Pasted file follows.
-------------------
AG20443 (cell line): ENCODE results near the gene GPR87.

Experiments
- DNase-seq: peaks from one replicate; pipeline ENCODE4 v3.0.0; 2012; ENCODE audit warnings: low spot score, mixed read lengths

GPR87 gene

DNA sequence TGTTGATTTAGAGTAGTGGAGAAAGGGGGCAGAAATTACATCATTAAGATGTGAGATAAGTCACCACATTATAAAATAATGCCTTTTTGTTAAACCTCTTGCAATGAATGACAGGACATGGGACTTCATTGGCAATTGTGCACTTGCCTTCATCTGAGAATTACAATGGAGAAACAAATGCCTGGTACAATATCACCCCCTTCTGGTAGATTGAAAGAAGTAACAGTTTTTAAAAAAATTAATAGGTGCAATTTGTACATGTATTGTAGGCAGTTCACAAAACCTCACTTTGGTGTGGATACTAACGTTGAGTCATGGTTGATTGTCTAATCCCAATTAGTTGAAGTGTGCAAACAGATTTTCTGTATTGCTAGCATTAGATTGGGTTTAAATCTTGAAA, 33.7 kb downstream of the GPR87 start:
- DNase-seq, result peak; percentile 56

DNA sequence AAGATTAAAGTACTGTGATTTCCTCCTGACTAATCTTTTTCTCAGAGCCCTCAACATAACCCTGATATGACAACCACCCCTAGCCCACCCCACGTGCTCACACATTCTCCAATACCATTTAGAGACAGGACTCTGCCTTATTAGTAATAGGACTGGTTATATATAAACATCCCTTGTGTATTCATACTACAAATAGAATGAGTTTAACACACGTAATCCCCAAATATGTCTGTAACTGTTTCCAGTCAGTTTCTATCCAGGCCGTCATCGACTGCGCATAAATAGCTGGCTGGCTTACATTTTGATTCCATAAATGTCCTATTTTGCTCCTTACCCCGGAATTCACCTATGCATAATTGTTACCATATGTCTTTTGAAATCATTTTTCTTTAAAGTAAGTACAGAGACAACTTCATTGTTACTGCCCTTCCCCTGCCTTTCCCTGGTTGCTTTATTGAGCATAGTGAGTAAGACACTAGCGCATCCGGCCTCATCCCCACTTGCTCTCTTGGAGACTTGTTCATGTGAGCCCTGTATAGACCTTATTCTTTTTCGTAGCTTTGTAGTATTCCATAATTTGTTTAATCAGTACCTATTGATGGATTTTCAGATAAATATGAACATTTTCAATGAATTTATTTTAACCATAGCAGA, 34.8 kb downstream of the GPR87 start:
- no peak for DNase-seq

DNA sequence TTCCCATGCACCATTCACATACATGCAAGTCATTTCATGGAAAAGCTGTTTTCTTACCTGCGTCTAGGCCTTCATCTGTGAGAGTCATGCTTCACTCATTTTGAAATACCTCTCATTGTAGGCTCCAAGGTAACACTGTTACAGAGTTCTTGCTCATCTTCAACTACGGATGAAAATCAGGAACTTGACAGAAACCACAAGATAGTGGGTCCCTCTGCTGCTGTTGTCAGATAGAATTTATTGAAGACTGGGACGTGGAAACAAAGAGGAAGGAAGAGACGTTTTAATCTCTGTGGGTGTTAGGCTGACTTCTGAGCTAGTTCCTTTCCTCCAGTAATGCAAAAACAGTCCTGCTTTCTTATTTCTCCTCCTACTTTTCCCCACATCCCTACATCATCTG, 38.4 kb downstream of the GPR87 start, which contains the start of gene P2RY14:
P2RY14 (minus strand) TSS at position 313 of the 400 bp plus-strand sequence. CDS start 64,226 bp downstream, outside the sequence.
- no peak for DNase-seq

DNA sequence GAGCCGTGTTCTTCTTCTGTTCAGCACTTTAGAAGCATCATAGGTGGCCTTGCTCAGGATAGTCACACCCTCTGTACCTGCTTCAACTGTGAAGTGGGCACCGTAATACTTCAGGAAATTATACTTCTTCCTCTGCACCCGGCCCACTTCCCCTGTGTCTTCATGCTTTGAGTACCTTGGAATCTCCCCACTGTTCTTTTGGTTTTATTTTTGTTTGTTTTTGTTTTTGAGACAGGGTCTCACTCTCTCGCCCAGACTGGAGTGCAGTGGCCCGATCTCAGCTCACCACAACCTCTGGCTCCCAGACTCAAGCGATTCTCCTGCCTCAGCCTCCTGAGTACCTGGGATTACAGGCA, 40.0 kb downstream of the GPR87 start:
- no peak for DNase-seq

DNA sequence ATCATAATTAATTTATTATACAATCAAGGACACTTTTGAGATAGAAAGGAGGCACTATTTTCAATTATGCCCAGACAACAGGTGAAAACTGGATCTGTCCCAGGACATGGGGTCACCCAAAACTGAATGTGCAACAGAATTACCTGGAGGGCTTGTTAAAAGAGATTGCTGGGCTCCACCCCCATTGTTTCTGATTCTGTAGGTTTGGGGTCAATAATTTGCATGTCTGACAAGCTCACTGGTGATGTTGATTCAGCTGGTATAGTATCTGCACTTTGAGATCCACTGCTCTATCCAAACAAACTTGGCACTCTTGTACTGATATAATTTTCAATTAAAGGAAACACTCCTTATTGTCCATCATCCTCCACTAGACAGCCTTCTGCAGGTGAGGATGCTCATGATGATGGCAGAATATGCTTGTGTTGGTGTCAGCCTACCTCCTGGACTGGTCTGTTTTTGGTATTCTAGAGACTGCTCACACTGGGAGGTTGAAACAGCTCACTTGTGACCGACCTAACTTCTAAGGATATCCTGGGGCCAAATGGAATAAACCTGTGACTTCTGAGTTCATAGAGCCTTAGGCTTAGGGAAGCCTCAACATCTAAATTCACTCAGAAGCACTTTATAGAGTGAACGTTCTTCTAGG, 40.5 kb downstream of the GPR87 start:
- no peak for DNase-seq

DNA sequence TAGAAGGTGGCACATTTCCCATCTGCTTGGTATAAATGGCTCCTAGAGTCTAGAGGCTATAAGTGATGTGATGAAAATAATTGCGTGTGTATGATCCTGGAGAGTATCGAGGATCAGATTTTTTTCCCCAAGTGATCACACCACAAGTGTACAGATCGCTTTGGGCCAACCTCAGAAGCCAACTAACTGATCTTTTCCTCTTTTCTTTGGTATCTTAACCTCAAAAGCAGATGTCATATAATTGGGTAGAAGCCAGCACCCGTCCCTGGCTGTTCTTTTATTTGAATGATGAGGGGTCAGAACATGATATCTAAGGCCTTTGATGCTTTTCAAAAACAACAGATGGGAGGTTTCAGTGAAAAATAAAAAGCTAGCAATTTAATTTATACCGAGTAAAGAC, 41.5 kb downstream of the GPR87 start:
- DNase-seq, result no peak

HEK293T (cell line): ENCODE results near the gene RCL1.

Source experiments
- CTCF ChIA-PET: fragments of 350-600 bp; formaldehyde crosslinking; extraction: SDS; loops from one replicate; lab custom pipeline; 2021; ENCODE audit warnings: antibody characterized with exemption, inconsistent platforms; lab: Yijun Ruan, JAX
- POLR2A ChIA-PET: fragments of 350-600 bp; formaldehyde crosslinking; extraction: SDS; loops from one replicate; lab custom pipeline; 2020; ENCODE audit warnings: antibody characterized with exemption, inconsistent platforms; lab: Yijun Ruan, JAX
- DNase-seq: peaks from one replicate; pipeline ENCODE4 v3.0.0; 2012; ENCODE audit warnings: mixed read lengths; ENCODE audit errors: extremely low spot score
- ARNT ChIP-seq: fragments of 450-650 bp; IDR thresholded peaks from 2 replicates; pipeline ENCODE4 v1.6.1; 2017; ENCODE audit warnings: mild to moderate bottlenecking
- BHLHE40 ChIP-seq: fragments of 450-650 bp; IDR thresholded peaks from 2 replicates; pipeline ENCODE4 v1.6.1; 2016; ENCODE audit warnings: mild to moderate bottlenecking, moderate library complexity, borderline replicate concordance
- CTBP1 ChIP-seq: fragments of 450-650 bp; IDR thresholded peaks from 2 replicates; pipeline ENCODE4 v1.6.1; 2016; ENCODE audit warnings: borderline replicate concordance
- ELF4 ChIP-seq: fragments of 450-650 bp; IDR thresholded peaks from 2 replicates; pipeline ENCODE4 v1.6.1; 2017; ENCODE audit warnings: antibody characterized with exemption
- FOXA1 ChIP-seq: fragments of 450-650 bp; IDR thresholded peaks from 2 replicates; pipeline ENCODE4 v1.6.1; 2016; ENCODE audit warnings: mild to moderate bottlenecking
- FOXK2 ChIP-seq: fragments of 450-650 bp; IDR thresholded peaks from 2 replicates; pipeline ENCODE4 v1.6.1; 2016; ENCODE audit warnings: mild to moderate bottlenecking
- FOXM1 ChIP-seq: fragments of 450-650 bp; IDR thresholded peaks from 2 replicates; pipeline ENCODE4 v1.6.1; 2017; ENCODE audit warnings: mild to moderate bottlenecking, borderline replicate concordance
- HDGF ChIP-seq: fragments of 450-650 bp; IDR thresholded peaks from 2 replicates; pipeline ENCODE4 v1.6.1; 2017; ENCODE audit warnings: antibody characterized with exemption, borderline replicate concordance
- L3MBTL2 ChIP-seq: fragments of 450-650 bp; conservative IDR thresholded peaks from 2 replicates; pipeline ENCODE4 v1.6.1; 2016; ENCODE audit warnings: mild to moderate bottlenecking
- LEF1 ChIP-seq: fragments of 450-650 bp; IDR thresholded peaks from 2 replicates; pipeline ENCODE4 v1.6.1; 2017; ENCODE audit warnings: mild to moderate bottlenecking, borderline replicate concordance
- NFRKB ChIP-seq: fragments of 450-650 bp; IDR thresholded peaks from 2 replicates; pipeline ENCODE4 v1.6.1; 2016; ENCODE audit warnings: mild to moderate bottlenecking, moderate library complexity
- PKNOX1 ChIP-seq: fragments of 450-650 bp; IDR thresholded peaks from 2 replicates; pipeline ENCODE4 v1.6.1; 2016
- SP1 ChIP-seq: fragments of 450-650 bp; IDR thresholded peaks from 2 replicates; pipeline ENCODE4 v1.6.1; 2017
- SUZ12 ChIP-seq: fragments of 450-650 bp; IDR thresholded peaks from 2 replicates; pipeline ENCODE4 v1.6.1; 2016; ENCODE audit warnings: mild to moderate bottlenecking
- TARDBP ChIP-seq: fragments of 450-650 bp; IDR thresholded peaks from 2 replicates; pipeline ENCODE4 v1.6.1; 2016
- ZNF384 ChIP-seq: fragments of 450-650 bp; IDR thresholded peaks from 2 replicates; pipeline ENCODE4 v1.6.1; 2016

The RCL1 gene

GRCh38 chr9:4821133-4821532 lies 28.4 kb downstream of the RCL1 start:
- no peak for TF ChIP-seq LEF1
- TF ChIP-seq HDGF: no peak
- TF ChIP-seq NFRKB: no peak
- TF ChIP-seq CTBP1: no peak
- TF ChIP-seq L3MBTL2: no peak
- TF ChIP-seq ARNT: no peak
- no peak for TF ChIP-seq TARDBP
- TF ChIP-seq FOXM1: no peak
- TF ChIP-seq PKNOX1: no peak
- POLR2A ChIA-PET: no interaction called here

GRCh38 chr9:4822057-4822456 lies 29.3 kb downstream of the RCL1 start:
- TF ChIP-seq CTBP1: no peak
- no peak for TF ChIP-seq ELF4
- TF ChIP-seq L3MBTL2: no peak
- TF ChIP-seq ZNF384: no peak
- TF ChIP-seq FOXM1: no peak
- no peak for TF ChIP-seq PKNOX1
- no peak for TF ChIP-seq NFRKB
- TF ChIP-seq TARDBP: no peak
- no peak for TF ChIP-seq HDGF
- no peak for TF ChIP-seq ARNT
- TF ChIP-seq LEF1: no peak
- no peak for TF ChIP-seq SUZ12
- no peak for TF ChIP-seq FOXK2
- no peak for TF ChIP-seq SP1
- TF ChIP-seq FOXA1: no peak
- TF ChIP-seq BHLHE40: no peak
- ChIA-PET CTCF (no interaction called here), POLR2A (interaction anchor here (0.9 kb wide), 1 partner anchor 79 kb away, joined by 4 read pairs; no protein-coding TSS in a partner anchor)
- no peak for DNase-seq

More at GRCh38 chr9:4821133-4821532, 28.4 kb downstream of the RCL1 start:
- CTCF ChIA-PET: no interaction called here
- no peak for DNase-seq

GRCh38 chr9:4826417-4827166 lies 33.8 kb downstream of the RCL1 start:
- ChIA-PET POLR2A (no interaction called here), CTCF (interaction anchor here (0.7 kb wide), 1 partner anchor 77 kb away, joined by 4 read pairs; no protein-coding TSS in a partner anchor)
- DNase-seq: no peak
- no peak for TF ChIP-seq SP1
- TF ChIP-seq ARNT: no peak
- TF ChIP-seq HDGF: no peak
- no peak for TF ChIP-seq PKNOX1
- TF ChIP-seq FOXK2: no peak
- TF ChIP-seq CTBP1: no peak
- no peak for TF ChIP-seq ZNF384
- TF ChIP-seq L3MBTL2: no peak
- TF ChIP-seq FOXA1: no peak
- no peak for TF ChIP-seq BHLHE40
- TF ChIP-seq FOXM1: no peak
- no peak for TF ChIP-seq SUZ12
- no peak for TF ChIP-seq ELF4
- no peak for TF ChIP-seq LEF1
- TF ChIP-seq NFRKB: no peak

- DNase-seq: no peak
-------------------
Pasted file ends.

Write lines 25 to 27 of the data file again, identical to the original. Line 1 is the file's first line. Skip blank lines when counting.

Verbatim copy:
- CTBP1 ChIP-seq: fragments of 450-650 bp; IDR thresholded peaks from 2 replicates; pipeline ENCODE4 v1.6.1; 2016; ENCODE audit warnings: borderline replicate concordance
- ELF4 ChIP-seq: fragments of 450-650 bp; IDR thresholded peaks from 2 replicates; pipeline ENCODE4 v1.6.1; 2017; ENCODE audit warnings: antibody characterized with exemption
- FOXA1 ChIP-seq: fragments of 450-650 bp; IDR thresholded peaks from 2 replicates; pipeline ENCODE4 v1.6.1; 2016; ENCODE audit warnings: mild to moderate bottlenecking